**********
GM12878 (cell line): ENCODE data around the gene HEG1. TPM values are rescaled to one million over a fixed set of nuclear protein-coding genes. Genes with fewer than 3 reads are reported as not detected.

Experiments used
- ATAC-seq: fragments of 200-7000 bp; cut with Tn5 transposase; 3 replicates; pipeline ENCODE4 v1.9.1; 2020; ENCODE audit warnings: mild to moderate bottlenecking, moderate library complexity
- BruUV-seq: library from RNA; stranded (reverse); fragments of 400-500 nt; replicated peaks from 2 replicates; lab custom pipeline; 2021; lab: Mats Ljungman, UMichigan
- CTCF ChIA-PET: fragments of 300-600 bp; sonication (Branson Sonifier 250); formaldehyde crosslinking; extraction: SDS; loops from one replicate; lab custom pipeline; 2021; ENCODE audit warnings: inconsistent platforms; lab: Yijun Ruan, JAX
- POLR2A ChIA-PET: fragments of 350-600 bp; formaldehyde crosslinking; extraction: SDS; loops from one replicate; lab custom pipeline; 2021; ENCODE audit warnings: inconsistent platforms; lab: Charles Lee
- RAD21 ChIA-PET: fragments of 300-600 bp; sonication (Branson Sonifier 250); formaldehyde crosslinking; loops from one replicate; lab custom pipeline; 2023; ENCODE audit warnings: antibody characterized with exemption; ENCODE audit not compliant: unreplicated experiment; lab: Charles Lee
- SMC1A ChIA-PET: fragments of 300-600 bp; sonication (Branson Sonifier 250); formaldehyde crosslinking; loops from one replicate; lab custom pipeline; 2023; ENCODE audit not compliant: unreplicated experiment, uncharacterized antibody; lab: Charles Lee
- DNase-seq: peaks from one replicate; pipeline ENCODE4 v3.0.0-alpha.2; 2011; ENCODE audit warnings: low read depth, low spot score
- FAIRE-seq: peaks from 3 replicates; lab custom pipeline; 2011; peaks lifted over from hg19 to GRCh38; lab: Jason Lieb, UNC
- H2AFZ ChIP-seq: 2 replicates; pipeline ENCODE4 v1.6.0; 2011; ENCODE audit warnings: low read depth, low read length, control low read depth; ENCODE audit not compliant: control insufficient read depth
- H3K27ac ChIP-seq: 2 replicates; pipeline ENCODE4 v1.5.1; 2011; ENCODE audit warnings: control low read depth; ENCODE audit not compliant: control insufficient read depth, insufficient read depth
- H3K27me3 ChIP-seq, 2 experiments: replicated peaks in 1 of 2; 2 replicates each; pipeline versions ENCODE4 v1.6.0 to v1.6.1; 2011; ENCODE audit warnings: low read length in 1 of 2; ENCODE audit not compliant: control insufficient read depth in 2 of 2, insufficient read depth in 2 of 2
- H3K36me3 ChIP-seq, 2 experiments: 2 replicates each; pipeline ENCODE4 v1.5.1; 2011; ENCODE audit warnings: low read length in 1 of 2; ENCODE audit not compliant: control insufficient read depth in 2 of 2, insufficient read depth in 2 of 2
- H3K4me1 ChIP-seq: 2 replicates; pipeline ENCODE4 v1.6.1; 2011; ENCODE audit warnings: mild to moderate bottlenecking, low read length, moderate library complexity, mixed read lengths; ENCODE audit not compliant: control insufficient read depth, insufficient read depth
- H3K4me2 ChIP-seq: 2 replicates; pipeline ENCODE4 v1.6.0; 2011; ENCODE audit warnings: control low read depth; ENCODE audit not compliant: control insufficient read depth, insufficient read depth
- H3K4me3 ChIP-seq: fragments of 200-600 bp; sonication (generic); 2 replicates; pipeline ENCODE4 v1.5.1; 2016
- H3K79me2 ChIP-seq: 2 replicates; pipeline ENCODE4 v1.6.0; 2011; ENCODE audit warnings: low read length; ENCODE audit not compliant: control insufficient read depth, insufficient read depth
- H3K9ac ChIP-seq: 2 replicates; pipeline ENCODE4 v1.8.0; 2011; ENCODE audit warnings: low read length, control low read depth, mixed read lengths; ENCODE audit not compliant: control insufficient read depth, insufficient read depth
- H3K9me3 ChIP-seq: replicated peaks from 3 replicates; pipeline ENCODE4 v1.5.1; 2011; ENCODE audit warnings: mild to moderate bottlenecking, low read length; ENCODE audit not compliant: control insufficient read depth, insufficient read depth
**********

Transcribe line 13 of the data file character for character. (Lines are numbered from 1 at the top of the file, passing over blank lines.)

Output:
- H3K27me3 ChIP-seq, 2 experiments: replicated peaks in 1 of 2; 2 replicates each; pipeline versions ENCODE4 v1.6.0 to v1.6.1; 2011; ENCODE audit warnings: low read length in 1 of 2; ENCODE audit not compliant: control insufficient read depth in 2 of 2, insufficient read depth in 2 of 2